Unhealthy blockage constricts certificate-of-need relief

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On March 20, 2020, in response to the Covid-19 pandemic, Georgia Gov. Brian Kemp issued an executive order relaxing many restrictions on healthcare providers. It included the suspension of the state’s certificate-of-need (CON) law.


By Chris Denson, Director of Policy and Research, Georgia Public Policy Foundation


 

When hospitals suspended elective surgeries to preserve resources and focus personnel on Covid-19, many patients were forced to postpone often vital surgical procedures. As Johns Hopkins Medicine notes, “An elective surgery does not always mean it is optional. It simply means that the surgery can be scheduled in advance.”

Some Georgians with heart conditions, for example, were surprised to learn that certain cardiovascular procedures they needed were deemed “elective” and delayed indefinitely because of Covid-19.

As the Mercatus Center explains, Georgia’s CON law requires “healthcare providers to obtain permission before they open or expand their practices or purchase certain devices or new technologies. Applicants must prove that the community ‘needs’ the new or expanded service, and existing providers are invited to challenge would-be competitors’ applications.”

Kemp’s March 20 executive order declared the Department of Community Health (DCH) was “authorized and directed to” suspend Georgia’s CON law “where such suspension would permit capable facilities to expand capacity, offer services, or make expenditures necessary to assist with the needs” of the public health emergency.

Unfortunately, the implementation of this mandate fell short of its directive, especially when it came to offering Georgians a safe option during a pandemic.

In March and April, 32 unique applications were submitted to DCH, from hospitals and ambulatory surgery centers as well as home health and rehab centers.

Ambulatory surgery centers (ASCs) offer selected surgical and procedural services in a non-hospital setting, often at significantly lower cost. They have no emergency room and can choose which patients they serve. Their role is significant when it comes to cost and, especially during the pandemic, patient safety.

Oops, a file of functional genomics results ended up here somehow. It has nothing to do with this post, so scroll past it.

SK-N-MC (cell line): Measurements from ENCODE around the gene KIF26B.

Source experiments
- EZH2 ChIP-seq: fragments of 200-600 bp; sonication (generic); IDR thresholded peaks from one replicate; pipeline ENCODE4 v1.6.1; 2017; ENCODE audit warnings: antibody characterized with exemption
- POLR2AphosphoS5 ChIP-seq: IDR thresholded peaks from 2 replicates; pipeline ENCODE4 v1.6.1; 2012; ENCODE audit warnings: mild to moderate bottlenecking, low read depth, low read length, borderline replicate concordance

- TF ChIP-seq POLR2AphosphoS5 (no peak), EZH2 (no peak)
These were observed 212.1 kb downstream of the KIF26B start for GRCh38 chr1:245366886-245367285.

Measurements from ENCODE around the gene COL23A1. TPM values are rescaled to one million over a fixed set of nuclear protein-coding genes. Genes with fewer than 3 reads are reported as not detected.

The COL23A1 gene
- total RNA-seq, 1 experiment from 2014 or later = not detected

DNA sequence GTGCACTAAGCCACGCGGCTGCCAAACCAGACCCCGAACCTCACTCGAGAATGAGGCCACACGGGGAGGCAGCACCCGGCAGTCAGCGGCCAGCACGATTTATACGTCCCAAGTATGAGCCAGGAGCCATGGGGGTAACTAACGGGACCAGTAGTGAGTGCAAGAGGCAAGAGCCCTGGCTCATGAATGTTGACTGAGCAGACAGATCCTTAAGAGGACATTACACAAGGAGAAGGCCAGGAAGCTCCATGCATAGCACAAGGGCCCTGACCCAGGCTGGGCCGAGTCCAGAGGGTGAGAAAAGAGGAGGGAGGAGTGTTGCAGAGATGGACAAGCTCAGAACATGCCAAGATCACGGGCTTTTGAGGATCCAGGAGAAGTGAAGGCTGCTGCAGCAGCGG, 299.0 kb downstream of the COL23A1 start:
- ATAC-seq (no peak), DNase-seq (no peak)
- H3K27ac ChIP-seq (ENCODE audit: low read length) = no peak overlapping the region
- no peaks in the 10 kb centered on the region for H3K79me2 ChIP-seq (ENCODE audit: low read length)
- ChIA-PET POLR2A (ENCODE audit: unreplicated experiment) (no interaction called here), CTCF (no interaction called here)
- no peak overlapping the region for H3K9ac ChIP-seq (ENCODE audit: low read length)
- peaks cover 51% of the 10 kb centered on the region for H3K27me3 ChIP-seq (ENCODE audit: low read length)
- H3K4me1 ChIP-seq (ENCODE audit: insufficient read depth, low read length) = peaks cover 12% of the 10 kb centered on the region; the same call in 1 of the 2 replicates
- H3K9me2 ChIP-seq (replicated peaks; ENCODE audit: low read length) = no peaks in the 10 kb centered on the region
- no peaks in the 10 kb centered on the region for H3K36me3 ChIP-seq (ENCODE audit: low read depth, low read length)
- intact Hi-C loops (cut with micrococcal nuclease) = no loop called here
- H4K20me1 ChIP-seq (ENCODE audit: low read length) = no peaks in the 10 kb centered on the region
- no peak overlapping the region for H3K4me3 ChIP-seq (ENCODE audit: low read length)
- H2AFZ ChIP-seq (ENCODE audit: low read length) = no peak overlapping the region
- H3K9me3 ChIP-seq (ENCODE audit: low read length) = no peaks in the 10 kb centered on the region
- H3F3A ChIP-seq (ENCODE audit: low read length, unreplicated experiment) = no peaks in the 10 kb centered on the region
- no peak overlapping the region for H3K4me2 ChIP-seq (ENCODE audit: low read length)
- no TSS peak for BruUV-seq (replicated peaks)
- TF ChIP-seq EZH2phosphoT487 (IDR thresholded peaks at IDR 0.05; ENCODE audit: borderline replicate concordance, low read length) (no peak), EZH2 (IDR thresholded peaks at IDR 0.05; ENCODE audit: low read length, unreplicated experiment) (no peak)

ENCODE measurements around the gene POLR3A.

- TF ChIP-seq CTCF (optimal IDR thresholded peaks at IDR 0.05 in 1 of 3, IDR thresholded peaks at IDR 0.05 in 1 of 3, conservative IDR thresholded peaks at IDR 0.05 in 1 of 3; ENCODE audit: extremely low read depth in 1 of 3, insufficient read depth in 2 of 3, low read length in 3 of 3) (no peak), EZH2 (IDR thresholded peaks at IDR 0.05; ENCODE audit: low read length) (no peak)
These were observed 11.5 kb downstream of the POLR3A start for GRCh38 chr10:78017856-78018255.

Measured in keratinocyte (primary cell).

Fourteen of the applications were from ASCs seeking relief under the CON suspension. Many sought to convert their single-specialty facilities into multi-specialty centers during the pandemic, to enable physicians to use their operating rooms for elective surgeries postponed in a hospital setting.

Yet, DCH did not approve even one of the ASCs’ applications.

Citing a subsequent executive order Kemp issued on April 20, the department ruled there was no longer any need for the expansion of available healthcare providers and facilities under the current public health emergency. That executive order stated, in part, that operators of various “healthcare-related practices and services that have elected to cease operations because of the spread of Covid-19 should begin treating patients as soon as practicable.”

The reopening of those facilities, the department wrote in one denial letter, “obviates the need for” relief from Georgia’s CON law. “Moreover,” the letter added, “the request (for relief) did not articulate that there was a specific request from a hospital seeking to divert patients … so the hospital can focus its resources on Covid-19 patients.”

A common theme among these denial letters was that ASCs had not proven their local hospitals needed the overflow capability, even though hospitals not only continued facing patient overflow, but many continued to postpone some elective surgeries as they focused on the pandemic.

Notably, all 14 ASC applications were opposed by the Georgia Alliance of Community Hospitals, a trade group representing the state’s non-profit hospitals; neighboring hospitals themselves opposed only two of these site requests.

In 2019, the Legislature revised state code to restrict CON opposition to existing facilities within a 35-mile radius of proposed ones. Given that change, it is highly questionable that a trade association that does not operate any healthcare facilities could raise the sole public dissent for many of these applications.

With Covid-19 cases in Georgia higher than ever, it is mystifying that state regulators have chosen this course of action, especially considering the Governor never explicitly prohibited elective surgeries and hospitals themselves took this action.

It is disappointing that DCH stifled patient access during this emergency, apparently prioritizing special interest groups over the health and safety of Georgia patients.

Numerous studies have shown that CON laws raise healthcare costs for consumers without protecting quality or access for consumers. The pandemic has reinforced that an “elective” surgery may still be a vital one. If the needs of patients won’t take precedence during a pandemic, when will they ever?

[Chris Denson is Director of Policy and Research at the Georgia Public Policy Foundation. Established in 1991, the Foundation is a trusted, independent resource for voters and elected officials. The Foundation provides actionable solutions to real-life problems by bringing people together.]